Live by the Screen, Die by the Screen: The Perils of Reality TV
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by S.D. Kelly
- May 29, 2015
It’s been a rough couple of weeks in the world of Reality TV. Bethenny Frankel is back on the Real Housewives of New York, inciting botox-compromising levels of rage in her fellow housewives. She even has a hashtag touting her return: #theBisback. Yes. Yes, she is. And Fox cancelled American Idol after 14 seasons, which, in Reality TV years, makes the show a million years old. In its way, this is sobering news, like hearing that the fossilized remains of your favorite museum dinosaur finally disintegrated, unable to endure the harsh light of the 21st century.
Most dramatically, the Duggar family fiasco has come to light — in which it was revealed that the now-grown oldest son, Josh Duggar, was guilty of molesting several girls when he was fourteen. This led TLC to pull 19 Kids and Counting, finally bringing to a halt the Duggar-franchise juggernaut.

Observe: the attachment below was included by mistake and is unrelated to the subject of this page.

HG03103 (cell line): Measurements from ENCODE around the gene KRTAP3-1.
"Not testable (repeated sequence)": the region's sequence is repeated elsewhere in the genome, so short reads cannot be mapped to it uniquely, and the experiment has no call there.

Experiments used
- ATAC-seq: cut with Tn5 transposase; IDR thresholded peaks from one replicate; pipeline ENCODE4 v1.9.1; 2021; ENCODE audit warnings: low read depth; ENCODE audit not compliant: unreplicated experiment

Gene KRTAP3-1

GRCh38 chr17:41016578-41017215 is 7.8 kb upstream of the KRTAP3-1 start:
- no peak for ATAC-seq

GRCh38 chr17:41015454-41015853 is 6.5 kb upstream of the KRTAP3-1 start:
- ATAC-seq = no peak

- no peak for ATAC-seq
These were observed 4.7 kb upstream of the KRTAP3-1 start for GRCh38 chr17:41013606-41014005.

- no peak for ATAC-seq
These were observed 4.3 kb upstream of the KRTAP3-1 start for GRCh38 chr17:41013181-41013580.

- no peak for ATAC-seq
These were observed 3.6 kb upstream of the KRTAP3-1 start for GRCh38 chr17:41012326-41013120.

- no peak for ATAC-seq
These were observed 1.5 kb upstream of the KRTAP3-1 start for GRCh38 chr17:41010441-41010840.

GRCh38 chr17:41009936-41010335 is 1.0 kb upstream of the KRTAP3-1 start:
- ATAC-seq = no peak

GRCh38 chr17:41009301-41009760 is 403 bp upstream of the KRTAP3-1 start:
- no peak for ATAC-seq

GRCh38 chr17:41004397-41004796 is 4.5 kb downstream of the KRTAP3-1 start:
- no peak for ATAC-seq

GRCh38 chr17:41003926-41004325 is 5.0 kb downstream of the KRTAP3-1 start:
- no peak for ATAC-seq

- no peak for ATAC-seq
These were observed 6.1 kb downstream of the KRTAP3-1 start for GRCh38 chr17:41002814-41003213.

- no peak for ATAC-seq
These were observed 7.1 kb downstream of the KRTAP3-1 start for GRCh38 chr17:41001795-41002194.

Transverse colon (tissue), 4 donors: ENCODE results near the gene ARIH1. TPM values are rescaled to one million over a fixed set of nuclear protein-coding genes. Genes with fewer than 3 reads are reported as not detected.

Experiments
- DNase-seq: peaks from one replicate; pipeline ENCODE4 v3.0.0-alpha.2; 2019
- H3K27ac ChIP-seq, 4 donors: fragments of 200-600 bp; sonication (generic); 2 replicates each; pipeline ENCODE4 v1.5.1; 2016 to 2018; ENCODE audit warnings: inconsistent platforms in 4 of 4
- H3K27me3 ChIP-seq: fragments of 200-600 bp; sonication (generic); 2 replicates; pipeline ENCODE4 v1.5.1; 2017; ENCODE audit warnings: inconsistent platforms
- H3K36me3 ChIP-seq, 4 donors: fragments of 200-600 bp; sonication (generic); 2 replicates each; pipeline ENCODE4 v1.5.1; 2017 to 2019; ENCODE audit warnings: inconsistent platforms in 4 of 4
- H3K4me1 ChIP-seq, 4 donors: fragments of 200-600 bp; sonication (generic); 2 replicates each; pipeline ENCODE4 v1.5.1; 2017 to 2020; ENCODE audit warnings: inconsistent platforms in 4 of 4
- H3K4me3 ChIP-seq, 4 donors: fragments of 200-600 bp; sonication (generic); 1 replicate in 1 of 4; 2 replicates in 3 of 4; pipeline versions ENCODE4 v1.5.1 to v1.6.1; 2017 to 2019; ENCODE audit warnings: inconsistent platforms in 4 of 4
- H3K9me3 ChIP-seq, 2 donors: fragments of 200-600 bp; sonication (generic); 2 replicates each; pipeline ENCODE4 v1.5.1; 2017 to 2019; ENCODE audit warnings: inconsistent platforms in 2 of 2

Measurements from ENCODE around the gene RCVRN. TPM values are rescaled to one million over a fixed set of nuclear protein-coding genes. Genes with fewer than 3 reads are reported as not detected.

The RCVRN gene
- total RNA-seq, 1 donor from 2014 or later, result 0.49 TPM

Something was bound to go wrong with 19 Kids and Counting. It’s the Law of Reality TV. Whether what goes wrong is a fact that emerges from a cast member’s personal life or a fiction that emerges from the way producers edit the show, something always goes wrong. Reality TV thrives by balancing on the knife’s edge of fact and fiction, between creating drama to attract viewers and deflecting drama when it will repulse them. Sometimes — usually — the drama off-screen serves the show, and sometimes it undermines the show, but what is consistently true is that show always, always destroys reality.